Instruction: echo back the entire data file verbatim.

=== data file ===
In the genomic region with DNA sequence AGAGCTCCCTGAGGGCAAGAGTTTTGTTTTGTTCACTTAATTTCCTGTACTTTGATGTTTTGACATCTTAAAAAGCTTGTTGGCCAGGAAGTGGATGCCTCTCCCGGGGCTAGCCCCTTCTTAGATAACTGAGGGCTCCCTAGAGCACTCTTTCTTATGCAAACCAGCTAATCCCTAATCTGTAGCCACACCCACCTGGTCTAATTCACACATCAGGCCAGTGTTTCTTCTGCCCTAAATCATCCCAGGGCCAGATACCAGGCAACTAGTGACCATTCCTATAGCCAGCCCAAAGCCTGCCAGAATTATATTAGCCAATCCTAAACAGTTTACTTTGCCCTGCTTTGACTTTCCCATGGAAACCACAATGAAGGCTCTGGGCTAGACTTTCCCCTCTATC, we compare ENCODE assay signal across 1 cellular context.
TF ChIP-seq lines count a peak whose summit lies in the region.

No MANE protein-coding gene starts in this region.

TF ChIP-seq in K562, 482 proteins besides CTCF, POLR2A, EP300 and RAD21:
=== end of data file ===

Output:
In the genomic region with DNA sequence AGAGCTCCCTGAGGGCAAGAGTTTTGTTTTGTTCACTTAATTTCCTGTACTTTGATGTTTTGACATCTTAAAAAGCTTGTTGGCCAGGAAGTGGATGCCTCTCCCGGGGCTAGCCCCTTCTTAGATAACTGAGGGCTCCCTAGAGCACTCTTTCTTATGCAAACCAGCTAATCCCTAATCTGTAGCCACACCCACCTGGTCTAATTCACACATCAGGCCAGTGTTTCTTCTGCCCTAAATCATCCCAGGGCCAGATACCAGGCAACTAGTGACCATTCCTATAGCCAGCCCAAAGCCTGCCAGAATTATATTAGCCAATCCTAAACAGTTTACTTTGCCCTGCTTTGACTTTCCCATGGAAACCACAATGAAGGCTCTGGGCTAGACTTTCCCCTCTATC, we compare ENCODE assay signal across 1 cellular context.
TF ChIP-seq lines count a peak whose summit lies in the region.

No MANE protein-coding gene starts in this region.

TF ChIP-seq in K562, 482 proteins besides CTCF, POLR2A, EP300 and RAD21: